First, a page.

Re “Finding healing in music,” Column, March 22 Music as a tool to help children cope with feelings of grief and pain has been shown to be an effective intervention; in fact, even lighthearted group drumming sessions can be of positive benefit. Incorporating sensory integrative activities, such as music, help break down barriers posed by the feelings of fear, frustration, desperation and helplessness that children face when dealing with the loss of a loved one. I underscore Arvis Jones' music therapy methodology as part of a psychosocial grief management recovery process for traumatized children.
March 21, 2014 | Sandy Banks
How do you help little children, too young to know what death really means, cope with the feelings of grief and pain that the loss of a loved one brings? If you're music therapist Arvis Jones, you let them bang on a drum, do the hokey-pokey or join a choir and sing. Jones is part of a growing professional field that taps the restorative power of music to help traumatized children heal. For 20 years, she's been going to crime scenes, hospitals, funerals and schools, reaching out to grieving families with a bin of unorthodox tools - keyboards, claves, jingle sticks, tambourines, djembe and tubano drums.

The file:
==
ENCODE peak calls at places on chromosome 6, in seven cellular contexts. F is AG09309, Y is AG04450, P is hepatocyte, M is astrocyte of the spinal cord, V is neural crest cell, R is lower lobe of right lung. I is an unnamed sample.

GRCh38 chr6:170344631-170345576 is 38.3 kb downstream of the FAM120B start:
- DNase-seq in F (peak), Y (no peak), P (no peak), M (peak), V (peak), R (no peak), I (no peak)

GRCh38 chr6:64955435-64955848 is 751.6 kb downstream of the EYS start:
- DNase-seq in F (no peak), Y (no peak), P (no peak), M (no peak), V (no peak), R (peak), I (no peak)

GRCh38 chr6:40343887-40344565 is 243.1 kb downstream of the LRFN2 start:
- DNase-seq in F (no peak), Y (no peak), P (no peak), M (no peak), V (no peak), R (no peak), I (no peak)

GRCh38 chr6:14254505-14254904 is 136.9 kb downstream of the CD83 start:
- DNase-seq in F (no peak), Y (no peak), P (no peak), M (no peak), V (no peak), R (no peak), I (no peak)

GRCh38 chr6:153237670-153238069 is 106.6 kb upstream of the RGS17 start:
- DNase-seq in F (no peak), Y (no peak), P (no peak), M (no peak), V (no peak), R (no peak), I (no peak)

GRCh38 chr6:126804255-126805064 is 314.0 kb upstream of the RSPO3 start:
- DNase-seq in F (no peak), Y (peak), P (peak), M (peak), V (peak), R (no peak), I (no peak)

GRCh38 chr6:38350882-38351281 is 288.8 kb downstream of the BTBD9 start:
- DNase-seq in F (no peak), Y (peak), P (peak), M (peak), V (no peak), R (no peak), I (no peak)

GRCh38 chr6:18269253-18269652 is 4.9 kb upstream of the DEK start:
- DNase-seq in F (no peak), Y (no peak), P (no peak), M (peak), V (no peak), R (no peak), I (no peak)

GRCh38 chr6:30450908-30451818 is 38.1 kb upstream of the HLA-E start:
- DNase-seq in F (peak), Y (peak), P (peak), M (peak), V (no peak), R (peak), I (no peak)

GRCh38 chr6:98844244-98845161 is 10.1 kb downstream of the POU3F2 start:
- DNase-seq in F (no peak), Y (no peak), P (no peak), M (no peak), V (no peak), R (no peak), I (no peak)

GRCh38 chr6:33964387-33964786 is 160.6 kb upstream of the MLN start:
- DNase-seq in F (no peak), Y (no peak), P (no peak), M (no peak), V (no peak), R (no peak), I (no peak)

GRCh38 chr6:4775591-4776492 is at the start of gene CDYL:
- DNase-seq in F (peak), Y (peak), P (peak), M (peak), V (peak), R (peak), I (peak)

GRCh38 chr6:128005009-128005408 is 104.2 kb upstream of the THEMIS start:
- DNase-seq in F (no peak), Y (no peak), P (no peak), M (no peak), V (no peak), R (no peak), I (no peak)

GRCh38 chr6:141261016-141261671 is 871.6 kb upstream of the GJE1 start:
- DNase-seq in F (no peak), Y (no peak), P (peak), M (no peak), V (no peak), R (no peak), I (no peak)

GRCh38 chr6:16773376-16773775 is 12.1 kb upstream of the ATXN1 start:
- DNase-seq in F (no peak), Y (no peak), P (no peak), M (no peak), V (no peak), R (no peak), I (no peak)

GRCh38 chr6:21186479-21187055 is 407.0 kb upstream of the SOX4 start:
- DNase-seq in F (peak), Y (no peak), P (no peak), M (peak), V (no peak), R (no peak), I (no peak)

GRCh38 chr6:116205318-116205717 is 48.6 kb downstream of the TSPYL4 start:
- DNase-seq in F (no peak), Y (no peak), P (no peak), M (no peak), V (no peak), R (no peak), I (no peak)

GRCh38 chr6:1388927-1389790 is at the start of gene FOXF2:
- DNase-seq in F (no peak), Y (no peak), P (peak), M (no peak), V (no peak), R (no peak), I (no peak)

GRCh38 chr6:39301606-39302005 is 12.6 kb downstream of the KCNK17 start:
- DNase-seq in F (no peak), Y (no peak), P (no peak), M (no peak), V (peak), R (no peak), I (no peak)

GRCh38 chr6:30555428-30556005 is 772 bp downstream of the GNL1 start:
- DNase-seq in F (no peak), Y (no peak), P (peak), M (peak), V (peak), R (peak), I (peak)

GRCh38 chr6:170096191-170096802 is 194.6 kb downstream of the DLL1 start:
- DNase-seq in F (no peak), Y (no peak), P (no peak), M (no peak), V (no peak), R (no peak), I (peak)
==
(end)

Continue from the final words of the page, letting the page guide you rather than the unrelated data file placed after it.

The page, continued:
March 21, 2014 | By Jessica Ogilvie
Onstage at the Renée and Henry Segerstrom Concert Hall in Costa Mesa, an older couple assumes a ballroom dance position. A tango begins, and the man, wearing a porkpie hat and suit, leads. The woman, wearing a floral dress, follows gracefully. Judging by the ease and fluidity of their movements, one would never know that Nancy Dufault, 72, has Parkinson's disease. When she is dancing, moving in time with her husband, Bob, she experiences a brief respite from symptoms. "She asked me to write a tango," says Mike Garson, a classically trained pianist who played with David Bowie for nearly 40 years.
March 17, 2014 | By Randall Roberts, Los Angeles Times Pop Music Critic
AUSTIN, Texas - Here's to bad vibes, colored vomit and off-years. Go ahead and toast those who prevailed at South by Southwest by getting signed, licensed or folded into a future marketing plan, but the losers in this vicious cycle earned more respect. This was a year in which Apple infiltrated the event to put on its own "festival" within the festival, and the year that party sponsors required that before entering, attendees sign away their rights for possible commercial use. The keynote speaker, Lady Gaga, trivialized bulimia with a shocking stunt, and the salted snack brand that funded her bull-in-a-china-shop arrival at South by Southwest further insulted the festival's spirit of creation with ham-fisted ploys to link music and munchies.